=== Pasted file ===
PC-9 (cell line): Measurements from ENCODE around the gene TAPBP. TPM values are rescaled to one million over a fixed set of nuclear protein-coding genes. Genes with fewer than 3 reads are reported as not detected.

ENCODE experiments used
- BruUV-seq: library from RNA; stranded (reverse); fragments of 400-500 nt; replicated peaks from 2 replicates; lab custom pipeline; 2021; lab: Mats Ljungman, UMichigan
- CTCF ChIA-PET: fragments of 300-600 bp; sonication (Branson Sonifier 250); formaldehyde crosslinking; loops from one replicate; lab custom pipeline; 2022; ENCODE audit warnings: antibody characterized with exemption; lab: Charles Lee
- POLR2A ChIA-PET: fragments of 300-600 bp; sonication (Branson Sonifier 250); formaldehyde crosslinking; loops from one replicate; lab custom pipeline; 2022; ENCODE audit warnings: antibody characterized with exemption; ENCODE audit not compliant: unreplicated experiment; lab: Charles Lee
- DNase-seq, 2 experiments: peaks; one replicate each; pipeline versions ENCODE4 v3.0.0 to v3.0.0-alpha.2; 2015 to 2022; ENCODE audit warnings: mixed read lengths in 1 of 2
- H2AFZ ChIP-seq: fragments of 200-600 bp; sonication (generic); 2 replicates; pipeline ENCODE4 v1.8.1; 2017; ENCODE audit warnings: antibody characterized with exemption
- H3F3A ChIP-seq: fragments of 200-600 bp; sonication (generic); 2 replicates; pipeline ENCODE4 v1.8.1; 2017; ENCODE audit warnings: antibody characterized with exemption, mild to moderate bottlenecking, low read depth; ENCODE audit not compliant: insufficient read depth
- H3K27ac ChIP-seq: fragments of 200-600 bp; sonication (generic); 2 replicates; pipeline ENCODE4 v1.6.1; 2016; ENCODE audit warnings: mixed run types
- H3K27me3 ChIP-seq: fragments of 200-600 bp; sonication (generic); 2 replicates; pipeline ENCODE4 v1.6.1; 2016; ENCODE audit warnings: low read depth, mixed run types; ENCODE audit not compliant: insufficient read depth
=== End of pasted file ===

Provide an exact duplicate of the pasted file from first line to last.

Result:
PC-9 (cell line): Measurements from ENCODE around the gene TAPBP. TPM values are rescaled to one million over a fixed set of nuclear protein-coding genes. Genes with fewer than 3 reads are reported as not detected.

ENCODE experiments used
- BruUV-seq: library from RNA; stranded (reverse); fragments of 400-500 nt; replicated peaks from 2 replicates; lab custom pipeline; 2021; lab: Mats Ljungman, UMichigan
- CTCF ChIA-PET: fragments of 300-600 bp; sonication (Branson Sonifier 250); formaldehyde crosslinking; loops from one replicate; lab custom pipeline; 2022; ENCODE audit warnings: antibody characterized with exemption; lab: Charles Lee
- POLR2A ChIA-PET: fragments of 300-600 bp; sonication (Branson Sonifier 250); formaldehyde crosslinking; loops from one replicate; lab custom pipeline; 2022; ENCODE audit warnings: antibody characterized with exemption; ENCODE audit not compliant: unreplicated experiment; lab: Charles Lee
- DNase-seq, 2 experiments: peaks; one replicate each; pipeline versions ENCODE4 v3.0.0 to v3.0.0-alpha.2; 2015 to 2022; ENCODE audit warnings: mixed read lengths in 1 of 2
- H2AFZ ChIP-seq: fragments of 200-600 bp; sonication (generic); 2 replicates; pipeline ENCODE4 v1.8.1; 2017; ENCODE audit warnings: antibody characterized with exemption
- H3F3A ChIP-seq: fragments of 200-600 bp; sonication (generic); 2 replicates; pipeline ENCODE4 v1.8.1; 2017; ENCODE audit warnings: antibody characterized with exemption, mild to moderate bottlenecking, low read depth; ENCODE audit not compliant: insufficient read depth
- H3K27ac ChIP-seq: fragments of 200-600 bp; sonication (generic); 2 replicates; pipeline ENCODE4 v1.6.1; 2016; ENCODE audit warnings: mixed run types
- H3K27me3 ChIP-seq: fragments of 200-600 bp; sonication (generic); 2 replicates; pipeline ENCODE4 v1.6.1; 2016; ENCODE audit warnings: low read depth, mixed run types; ENCODE audit not compliant: insufficient read depth